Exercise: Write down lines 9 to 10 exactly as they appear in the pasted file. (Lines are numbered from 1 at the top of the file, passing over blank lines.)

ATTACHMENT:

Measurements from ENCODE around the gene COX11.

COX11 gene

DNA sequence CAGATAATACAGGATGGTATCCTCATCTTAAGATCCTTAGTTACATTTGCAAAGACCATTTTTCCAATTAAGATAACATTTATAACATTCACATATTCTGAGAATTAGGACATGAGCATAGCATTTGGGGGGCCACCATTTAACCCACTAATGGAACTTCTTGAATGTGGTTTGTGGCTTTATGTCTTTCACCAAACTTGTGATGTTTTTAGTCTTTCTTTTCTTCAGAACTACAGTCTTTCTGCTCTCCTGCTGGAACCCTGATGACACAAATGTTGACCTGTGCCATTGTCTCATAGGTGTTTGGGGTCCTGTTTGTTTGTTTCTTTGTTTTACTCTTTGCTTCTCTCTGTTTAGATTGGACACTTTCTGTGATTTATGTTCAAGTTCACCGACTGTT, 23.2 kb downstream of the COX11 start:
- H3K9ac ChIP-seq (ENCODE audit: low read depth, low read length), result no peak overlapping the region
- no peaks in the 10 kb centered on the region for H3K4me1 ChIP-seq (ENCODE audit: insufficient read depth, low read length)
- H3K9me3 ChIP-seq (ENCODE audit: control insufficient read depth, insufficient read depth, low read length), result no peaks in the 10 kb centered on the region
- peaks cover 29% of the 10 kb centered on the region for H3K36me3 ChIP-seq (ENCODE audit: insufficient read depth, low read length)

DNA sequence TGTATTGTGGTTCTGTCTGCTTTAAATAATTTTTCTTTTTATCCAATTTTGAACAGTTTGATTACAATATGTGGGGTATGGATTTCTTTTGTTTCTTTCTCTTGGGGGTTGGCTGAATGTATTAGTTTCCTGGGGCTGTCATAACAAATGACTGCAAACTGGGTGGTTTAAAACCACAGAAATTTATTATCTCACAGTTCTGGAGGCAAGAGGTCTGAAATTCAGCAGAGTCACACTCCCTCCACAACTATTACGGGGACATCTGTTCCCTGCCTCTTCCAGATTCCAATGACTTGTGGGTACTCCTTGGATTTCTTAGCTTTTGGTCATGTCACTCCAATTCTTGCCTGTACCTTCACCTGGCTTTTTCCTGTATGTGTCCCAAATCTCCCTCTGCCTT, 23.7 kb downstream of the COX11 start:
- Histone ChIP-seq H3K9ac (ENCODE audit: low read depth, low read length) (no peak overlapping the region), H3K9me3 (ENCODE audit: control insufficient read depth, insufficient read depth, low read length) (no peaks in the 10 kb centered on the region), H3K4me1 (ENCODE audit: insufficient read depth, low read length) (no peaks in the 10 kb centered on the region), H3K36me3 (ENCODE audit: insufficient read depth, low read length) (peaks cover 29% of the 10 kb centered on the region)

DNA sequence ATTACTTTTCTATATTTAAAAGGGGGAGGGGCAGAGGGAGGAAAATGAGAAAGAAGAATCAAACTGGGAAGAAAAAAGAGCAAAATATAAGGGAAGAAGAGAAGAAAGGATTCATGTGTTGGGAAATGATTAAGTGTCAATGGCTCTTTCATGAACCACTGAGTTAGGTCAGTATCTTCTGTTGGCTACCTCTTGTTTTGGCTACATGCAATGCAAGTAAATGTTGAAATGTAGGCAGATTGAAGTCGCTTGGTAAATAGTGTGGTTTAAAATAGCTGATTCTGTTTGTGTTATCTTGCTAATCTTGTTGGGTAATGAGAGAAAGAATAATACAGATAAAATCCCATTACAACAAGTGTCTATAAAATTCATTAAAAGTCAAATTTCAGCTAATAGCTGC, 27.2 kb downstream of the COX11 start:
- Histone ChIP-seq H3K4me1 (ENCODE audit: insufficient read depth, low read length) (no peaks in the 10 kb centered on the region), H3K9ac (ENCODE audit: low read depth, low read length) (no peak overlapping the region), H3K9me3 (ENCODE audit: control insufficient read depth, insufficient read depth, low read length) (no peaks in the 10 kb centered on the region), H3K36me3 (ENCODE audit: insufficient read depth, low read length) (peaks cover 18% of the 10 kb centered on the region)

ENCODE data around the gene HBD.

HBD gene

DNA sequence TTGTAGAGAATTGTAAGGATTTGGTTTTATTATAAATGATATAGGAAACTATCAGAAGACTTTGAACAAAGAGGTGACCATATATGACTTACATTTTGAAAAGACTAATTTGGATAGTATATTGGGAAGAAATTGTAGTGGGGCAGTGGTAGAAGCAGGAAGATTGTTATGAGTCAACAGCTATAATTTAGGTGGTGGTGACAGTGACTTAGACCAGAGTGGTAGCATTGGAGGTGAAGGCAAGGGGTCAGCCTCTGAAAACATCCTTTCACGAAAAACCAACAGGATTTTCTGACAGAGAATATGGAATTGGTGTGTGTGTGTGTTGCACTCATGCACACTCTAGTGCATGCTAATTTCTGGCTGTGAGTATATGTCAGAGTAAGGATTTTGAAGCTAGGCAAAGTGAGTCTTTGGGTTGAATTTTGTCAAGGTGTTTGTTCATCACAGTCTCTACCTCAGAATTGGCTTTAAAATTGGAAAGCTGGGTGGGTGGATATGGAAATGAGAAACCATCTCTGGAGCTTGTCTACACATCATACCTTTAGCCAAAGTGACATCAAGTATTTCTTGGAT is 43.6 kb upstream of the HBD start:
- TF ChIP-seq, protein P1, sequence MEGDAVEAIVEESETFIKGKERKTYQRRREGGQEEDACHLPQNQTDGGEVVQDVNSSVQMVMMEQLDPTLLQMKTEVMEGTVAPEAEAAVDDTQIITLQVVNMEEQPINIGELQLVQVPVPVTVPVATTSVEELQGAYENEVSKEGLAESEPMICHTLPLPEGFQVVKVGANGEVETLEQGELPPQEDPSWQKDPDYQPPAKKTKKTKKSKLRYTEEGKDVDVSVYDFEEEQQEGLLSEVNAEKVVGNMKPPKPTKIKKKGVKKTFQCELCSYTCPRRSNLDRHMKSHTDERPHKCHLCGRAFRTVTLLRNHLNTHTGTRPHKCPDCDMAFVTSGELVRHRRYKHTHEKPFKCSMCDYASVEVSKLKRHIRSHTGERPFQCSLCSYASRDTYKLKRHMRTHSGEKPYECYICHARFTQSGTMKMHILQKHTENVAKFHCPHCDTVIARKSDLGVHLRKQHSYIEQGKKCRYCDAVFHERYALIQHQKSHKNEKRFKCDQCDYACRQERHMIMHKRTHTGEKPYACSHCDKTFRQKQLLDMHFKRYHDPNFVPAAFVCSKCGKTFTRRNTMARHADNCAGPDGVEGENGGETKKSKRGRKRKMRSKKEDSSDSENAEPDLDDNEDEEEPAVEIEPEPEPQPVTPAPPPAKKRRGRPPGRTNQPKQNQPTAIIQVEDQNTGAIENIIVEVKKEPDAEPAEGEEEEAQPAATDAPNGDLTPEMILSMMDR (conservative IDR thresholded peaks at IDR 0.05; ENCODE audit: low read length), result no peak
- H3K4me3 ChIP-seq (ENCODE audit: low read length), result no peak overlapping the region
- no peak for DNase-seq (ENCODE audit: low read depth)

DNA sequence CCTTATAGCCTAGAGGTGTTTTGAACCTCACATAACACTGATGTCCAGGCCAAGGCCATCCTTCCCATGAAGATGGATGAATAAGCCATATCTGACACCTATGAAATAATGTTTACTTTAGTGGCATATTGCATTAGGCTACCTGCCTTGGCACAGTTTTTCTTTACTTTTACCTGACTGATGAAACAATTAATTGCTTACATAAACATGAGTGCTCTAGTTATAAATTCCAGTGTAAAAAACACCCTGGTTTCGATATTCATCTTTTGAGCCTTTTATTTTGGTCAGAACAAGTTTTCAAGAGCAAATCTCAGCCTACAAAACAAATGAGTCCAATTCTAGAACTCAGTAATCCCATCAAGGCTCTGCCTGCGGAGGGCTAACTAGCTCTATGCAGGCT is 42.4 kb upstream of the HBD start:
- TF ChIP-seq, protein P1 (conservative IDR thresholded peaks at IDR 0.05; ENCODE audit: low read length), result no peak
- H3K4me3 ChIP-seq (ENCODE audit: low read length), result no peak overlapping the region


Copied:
- Histone ChIP-seq H3K9ac (ENCODE audit: low read depth, low read length) (no peak overlapping the region), H3K9me3 (ENCODE audit: control insufficient read depth, insufficient read depth, low read length) (no peaks in the 10 kb centered on the region), H3K4me1 (ENCODE audit: insufficient read depth, low read length) (no peaks in the 10 kb centered on the region), H3K36me3 (ENCODE audit: insufficient read depth, low read length) (peaks cover 29% of the 10 kb centered on the region)

DNA sequence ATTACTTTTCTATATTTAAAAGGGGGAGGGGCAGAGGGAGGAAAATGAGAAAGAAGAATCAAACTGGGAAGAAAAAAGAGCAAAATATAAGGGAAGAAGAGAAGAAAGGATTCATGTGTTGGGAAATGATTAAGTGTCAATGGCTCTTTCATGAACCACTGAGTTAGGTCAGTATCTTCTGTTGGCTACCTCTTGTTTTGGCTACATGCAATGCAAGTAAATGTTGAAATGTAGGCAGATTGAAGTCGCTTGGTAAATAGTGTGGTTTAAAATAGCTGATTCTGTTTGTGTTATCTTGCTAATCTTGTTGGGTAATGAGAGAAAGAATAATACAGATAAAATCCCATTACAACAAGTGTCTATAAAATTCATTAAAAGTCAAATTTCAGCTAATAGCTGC, 27.2 kb downstream of the COX11 start: